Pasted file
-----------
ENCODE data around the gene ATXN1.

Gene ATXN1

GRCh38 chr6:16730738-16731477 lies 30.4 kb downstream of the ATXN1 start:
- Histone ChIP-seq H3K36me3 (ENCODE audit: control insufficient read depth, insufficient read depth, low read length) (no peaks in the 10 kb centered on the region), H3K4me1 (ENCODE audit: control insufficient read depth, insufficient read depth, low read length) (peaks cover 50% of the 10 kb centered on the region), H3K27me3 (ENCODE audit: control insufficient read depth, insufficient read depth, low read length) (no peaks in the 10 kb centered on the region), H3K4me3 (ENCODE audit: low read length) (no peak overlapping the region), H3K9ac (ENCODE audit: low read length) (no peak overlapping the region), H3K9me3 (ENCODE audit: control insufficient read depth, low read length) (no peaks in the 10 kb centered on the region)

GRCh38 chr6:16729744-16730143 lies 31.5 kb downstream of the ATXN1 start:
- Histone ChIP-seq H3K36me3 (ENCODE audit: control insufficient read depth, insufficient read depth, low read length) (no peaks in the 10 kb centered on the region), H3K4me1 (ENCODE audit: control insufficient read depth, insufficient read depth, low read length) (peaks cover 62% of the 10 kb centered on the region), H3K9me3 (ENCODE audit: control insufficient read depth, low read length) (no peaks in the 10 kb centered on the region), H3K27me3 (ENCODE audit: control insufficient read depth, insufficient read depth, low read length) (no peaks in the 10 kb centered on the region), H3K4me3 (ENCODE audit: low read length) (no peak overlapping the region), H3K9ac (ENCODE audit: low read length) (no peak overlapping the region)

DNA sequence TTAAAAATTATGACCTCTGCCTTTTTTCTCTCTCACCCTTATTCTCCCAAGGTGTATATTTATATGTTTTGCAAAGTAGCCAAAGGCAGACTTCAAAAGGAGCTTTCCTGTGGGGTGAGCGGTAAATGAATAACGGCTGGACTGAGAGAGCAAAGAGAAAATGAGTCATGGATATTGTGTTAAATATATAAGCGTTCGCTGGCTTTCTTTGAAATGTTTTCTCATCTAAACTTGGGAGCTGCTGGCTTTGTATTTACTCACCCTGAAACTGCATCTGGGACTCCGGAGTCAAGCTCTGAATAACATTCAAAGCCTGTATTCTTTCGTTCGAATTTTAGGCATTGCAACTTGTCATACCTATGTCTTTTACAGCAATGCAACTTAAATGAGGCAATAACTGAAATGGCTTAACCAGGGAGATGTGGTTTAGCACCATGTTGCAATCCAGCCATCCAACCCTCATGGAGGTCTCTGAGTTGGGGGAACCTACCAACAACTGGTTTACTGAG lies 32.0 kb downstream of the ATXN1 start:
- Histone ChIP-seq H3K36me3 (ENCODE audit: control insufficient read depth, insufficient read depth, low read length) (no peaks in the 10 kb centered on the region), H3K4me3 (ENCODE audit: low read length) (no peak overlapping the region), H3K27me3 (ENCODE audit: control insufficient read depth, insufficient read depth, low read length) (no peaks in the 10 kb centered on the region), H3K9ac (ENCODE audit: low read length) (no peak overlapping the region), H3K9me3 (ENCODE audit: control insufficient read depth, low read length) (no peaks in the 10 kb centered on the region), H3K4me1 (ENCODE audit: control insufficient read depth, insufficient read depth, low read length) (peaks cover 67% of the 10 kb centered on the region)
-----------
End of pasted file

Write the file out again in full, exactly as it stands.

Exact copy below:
ENCODE data around the gene ATXN1.

Gene ATXN1

GRCh38 chr6:16730738-16731477 lies 30.4 kb downstream of the ATXN1 start:
- Histone ChIP-seq H3K36me3 (ENCODE audit: control insufficient read depth, insufficient read depth, low read length) (no peaks in the 10 kb centered on the region), H3K4me1 (ENCODE audit: control insufficient read depth, insufficient read depth, low read length) (peaks cover 50% of the 10 kb centered on the region), H3K27me3 (ENCODE audit: control insufficient read depth, insufficient read depth, low read length) (no peaks in the 10 kb centered on the region), H3K4me3 (ENCODE audit: low read length) (no peak overlapping the region), H3K9ac (ENCODE audit: low read length) (no peak overlapping the region), H3K9me3 (ENCODE audit: control insufficient read depth, low read length) (no peaks in the 10 kb centered on the region)

GRCh38 chr6:16729744-16730143 lies 31.5 kb downstream of the ATXN1 start:
- Histone ChIP-seq H3K36me3 (ENCODE audit: control insufficient read depth, insufficient read depth, low read length) (no peaks in the 10 kb centered on the region), H3K4me1 (ENCODE audit: control insufficient read depth, insufficient read depth, low read length) (peaks cover 62% of the 10 kb centered on the region), H3K9me3 (ENCODE audit: control insufficient read depth, low read length) (no peaks in the 10 kb centered on the region), H3K27me3 (ENCODE audit: control insufficient read depth, insufficient read depth, low read length) (no peaks in the 10 kb centered on the region), H3K4me3 (ENCODE audit: low read length) (no peak overlapping the region), H3K9ac (ENCODE audit: low read length) (no peak overlapping the region)

DNA sequence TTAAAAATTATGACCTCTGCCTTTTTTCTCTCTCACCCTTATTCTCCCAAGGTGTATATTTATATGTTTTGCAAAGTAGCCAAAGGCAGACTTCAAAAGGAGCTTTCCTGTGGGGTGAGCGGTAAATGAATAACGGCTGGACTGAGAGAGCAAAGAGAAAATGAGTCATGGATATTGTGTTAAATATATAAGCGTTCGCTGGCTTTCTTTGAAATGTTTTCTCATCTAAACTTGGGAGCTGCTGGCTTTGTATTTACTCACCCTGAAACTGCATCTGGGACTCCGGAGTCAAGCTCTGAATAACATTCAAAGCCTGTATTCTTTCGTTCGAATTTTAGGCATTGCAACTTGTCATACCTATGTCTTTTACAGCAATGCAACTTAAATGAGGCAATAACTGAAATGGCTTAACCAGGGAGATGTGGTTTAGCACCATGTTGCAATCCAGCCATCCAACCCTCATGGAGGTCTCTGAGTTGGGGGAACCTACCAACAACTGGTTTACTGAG lies 32.0 kb downstream of the ATXN1 start:
- Histone ChIP-seq H3K36me3 (ENCODE audit: control insufficient read depth, insufficient read depth, low read length) (no peaks in the 10 kb centered on the region), H3K4me3 (ENCODE audit: low read length) (no peak overlapping the region), H3K27me3 (ENCODE audit: control insufficient read depth, insufficient read depth, low read length) (no peaks in the 10 kb centered on the region), H3K9ac (ENCODE audit: low read length) (no peak overlapping the region), H3K9me3 (ENCODE audit: control insufficient read depth, low read length) (no peaks in the 10 kb centered on the region), H3K4me1 (ENCODE audit: control insufficient read depth, insufficient read depth, low read length) (peaks cover 67% of the 10 kb centered on the region)